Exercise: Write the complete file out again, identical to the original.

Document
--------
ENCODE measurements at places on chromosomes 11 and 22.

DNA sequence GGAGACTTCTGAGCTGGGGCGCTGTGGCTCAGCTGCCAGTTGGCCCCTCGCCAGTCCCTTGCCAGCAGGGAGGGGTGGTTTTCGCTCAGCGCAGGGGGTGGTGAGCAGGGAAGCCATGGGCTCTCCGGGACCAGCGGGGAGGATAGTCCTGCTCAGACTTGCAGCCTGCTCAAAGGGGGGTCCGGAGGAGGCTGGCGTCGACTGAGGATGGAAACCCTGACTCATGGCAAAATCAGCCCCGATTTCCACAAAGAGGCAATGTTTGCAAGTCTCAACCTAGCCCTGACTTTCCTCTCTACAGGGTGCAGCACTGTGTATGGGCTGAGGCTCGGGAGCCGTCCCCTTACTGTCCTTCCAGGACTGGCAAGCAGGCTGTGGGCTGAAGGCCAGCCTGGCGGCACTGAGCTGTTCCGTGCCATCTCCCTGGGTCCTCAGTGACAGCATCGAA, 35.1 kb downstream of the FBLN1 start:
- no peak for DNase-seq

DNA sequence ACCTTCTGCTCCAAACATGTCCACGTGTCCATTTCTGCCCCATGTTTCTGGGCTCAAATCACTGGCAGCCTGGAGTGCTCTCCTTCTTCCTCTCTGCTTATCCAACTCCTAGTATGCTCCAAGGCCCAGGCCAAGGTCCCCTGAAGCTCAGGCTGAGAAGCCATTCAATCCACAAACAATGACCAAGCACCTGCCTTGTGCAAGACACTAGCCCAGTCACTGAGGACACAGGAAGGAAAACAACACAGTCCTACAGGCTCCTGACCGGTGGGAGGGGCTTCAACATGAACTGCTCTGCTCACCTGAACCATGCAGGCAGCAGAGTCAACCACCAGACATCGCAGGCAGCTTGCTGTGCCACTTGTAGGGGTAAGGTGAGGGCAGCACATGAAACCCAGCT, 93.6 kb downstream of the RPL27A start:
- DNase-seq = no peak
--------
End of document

ENCODE measurements at places on chromosomes 11 and 22.

DNA sequence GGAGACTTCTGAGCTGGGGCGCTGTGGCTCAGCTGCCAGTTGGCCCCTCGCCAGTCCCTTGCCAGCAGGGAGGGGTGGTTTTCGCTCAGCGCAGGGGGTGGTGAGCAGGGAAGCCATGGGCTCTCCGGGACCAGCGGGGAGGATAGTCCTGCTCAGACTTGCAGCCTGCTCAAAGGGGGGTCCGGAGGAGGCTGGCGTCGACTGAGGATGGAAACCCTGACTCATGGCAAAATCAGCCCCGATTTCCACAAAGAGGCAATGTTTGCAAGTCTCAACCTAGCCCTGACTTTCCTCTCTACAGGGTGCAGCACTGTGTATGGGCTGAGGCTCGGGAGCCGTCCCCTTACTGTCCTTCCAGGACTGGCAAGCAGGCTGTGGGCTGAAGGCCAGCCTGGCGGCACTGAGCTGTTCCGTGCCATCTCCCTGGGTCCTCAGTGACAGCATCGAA, 35.1 kb downstream of the FBLN1 start:
- no peak for DNase-seq

DNA sequence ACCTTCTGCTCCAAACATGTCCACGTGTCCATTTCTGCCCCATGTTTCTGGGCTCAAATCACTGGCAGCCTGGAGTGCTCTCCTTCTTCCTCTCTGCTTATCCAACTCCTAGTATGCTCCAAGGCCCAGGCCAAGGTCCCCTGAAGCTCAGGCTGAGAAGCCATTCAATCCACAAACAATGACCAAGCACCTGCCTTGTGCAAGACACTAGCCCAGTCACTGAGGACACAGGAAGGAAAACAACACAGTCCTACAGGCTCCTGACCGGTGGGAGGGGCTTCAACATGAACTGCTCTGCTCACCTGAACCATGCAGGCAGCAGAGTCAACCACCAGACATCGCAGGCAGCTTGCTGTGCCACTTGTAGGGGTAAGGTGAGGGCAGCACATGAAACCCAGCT, 93.6 kb downstream of the RPL27A start:
- DNase-seq = no peak